# Now Let Us Consider . . . a Herd of Spherical Cows?

Fall

2021

Physics Puzzler

# Now Let Us Consider . . . a Herd of Spherical Cows?

Brad R. Conrad, Director of SPS and Sigma Pi Sigma

During a planning session for our upcoming Centennial Physics Congress in Washington, DC (October 6–8, 2022), an immensely important puzzle came up:

**Theoretically, how many spherical cows could fit into Washington, DC?**

* A ridiculous question?* Definitely. Although you never know when you might need ridiculous information at your fingertips, and this definitely isn’t something you can look up.

* An answerable question?* Totally.

First things first—What would we need to know to make a good estimate?

How big is a spherical cow?

How do we pack them in DC?

Puzzle 1: How big is a spherical cow?

You probably won’t find this in many physics textbooks (but possibly in a theoretical animal science or quantum farming course...). I’ll assume we’re talking about dairy cows. I have seen them in person, and these cows are way bigger than me but also smaller than a standard US car. I’ll estimate they weigh 450 kg (which is about 1000 lb in the imperial system). THAT. IS. HUGE. We’re talking several football/soccer players big.

I’ll assume cows are mostly water (since humans are), and one of the few facts I’ve memorized is the density of water at STP: 1000 kg/m³. This is helpful because volume is mass divided by density, as you might remember from middle school. We also know that the volume of a sphere is 4πr^{3}/3, , where* r* is the radius of a sphere. Combining those equations for volume yields the following:

Solving for the radius r, we arrive at about 0.475 m as the radius of our spherical cow.

Now we just need to know how many spheres of radius 0.475 m fit into Washington, DC. From Fig. 1 we can see that Washington, DC, is roughly a diamond shape. I’m guessing it’s about 10 miles per side, or 100 square miles, minus the land given back to Virginia (on the west side of the Potomac River).¹ If we take out the water and now-Virginia part of the diamond, we can estimate the land to be about 67 square miles, or 173 km².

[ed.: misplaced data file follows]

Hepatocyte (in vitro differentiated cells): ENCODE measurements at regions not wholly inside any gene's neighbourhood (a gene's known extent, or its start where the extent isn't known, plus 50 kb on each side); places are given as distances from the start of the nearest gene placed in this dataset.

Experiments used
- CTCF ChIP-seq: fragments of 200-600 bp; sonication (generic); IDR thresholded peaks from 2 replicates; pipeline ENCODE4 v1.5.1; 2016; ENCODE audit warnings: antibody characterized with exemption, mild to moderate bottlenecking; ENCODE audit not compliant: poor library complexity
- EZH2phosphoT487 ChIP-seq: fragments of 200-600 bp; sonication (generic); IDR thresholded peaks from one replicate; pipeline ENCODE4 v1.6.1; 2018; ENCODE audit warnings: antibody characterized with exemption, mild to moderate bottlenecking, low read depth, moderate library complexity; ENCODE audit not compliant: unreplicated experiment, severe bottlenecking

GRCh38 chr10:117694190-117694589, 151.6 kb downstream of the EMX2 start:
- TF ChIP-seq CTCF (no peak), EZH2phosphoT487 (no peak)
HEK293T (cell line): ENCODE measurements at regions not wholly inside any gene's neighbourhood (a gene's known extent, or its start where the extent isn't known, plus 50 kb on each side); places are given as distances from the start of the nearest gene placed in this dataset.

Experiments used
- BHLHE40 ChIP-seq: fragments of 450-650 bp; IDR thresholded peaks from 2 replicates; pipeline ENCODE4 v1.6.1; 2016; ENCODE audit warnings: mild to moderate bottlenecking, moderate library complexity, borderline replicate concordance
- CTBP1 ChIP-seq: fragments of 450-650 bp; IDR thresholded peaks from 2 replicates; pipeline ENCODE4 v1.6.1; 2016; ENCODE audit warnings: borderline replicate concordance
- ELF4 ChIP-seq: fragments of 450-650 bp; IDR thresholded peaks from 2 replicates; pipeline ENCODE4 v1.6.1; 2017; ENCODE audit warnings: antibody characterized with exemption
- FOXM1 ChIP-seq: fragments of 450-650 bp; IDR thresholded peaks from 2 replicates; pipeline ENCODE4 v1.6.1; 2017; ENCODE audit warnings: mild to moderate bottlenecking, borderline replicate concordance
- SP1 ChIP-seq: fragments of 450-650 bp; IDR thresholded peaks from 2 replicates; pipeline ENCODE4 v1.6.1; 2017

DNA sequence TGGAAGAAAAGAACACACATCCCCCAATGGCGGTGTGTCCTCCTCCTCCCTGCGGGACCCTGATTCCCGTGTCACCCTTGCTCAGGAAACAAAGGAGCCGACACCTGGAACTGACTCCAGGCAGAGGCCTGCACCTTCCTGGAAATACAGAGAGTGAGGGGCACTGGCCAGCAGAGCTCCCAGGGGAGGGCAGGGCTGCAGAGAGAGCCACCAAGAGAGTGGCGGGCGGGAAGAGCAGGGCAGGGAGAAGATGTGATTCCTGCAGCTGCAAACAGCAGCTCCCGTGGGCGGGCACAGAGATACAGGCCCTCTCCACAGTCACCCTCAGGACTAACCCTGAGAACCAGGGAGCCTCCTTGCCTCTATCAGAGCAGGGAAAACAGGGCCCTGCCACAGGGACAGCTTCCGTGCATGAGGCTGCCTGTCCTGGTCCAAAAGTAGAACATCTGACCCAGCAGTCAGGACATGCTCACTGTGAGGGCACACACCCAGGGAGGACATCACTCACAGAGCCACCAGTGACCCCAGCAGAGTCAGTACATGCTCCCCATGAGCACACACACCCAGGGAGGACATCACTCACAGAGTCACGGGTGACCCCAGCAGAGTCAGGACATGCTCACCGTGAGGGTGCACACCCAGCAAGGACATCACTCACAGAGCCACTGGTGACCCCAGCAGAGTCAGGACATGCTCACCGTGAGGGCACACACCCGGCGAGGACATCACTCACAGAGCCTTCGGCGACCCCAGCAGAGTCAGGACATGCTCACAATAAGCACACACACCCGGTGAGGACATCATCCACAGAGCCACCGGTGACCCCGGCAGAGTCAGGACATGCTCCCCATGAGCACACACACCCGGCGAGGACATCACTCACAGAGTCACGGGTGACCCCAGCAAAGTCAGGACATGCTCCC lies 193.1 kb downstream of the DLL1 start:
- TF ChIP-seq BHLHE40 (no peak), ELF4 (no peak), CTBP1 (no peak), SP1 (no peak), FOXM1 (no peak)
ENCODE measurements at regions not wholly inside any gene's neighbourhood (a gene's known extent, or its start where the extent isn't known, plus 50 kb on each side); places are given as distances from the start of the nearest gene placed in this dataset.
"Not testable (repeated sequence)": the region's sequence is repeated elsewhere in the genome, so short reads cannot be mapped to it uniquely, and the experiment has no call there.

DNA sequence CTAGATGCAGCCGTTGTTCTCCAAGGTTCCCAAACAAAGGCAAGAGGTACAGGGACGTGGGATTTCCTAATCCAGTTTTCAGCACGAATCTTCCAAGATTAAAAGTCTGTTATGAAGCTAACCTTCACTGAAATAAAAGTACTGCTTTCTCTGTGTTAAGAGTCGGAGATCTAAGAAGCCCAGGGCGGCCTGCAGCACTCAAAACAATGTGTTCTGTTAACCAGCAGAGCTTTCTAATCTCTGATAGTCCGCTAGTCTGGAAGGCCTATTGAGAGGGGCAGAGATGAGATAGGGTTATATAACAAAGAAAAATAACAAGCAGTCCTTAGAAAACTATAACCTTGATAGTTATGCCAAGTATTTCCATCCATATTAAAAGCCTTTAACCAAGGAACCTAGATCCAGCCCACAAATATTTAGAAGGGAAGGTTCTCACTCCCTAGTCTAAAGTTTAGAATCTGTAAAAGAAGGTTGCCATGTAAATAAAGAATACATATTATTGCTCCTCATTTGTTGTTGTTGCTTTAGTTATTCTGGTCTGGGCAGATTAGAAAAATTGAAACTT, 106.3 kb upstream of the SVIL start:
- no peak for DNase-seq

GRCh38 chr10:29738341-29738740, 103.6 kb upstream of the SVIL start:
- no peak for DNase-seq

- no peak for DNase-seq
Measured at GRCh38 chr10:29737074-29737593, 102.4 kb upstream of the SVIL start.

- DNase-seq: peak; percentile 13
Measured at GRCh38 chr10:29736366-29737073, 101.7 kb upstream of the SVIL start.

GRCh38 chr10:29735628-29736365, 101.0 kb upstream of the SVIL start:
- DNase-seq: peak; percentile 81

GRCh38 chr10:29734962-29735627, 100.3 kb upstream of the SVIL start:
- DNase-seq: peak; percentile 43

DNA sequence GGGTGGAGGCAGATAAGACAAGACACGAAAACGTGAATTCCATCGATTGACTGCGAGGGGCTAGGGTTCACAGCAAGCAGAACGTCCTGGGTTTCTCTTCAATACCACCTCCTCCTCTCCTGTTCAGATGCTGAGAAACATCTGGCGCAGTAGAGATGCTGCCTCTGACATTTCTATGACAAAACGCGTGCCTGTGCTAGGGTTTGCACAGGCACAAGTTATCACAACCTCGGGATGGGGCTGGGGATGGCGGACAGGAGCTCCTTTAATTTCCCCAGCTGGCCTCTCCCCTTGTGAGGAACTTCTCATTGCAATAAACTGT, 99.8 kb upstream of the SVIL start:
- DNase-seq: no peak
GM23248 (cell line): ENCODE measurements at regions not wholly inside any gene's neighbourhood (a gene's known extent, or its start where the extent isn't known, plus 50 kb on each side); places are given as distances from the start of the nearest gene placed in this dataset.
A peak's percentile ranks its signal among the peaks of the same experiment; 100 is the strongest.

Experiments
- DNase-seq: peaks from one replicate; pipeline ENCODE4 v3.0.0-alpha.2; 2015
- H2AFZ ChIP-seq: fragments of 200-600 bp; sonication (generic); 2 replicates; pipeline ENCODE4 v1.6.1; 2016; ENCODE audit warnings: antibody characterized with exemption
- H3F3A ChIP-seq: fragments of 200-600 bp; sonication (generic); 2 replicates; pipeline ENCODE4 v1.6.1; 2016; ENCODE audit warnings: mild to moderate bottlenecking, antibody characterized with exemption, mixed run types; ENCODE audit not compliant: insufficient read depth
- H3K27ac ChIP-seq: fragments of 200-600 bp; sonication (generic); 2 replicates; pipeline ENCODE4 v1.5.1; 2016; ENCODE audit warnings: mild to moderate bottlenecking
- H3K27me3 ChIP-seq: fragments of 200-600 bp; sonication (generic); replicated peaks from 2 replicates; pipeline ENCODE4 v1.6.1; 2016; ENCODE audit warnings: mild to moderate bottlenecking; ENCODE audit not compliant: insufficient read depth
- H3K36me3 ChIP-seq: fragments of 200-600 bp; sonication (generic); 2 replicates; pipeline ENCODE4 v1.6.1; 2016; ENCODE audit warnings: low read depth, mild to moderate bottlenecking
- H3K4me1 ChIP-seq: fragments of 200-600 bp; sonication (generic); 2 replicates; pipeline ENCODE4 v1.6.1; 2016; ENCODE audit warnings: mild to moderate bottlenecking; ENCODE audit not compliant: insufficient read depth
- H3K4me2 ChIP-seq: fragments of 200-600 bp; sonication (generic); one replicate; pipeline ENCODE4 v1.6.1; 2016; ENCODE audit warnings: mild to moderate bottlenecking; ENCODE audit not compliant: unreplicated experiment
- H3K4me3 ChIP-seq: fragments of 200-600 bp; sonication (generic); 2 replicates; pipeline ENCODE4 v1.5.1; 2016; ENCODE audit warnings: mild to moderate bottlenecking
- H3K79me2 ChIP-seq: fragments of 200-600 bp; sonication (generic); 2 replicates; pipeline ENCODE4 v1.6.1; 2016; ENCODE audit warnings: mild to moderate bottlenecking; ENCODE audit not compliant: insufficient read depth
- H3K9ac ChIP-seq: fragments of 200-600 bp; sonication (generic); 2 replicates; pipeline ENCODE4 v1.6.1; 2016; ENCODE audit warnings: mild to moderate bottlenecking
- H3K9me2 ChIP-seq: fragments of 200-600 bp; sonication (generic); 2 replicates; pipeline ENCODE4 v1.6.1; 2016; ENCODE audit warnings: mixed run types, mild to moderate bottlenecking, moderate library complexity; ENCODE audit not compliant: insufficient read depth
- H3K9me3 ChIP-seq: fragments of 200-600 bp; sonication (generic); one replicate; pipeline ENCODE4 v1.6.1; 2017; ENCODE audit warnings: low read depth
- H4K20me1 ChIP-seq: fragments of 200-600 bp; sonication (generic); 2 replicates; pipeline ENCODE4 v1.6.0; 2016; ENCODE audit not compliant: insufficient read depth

Puzzle 2: How do we pack them in DC?

If we really packed our* spherical* cows in there, they’d be touching each other. Just how tight could we pack them? Gauss and Lagrange determined the maximum packing of spheres in a 3D volume and on a flat 2D surface²—in fact, it’s a common calculation in condensed matter physics because it directly relates to crystal structures! If we put in as many cows as possible without stacking them, they’ll naturally form a hexagonal pattern, as shown in Fig. 2.

From this image we can see that for circles of radius r and a hexagon of side length 2r, the spheres fill this fraction of the space:

This is independent of sphere radius (which is super cool) and means that when we pack the cows in, we are left with about 9% empty space. If we ignored buildings, elevation changes, small rivers, and everything else already in Washington, DC, we’d be able to fit about 349 million spherical cows! That’s a lot of µ-ing (bad joke).

Next, I challenge you to think outside the two-dimensional world: What if we could stack the cows? **How many spherical cows could we stack inside Washington, DC?**

* Hints:* The final shape would probably be something like a pyramid. Check out the awesome Fall 2017 Puzzler written by Gary White for some useful insights.³

References:

1. It turns out this was a very good guess, as it originally was 10 miles per side. The actual area is about 68.3 mi2.

2. Zamponi, F., “Packings Close and Loose,” Nature 453 (2008): 606–607, https://doi.org/10.1038/453606a.

3. G. White, “Consider a Circular Cow,” The SPS Observer, Fall 2017, http://www.spsnational.org/the-sps-observer/fall/2017.

Willing to share your answer? Please email SPS-Programs [at] aip.org with a one-page PDF showing how you solved the above question. Submissions have a chance to be highlighted on SPS National social media pages, and participants may receive some SPS swag!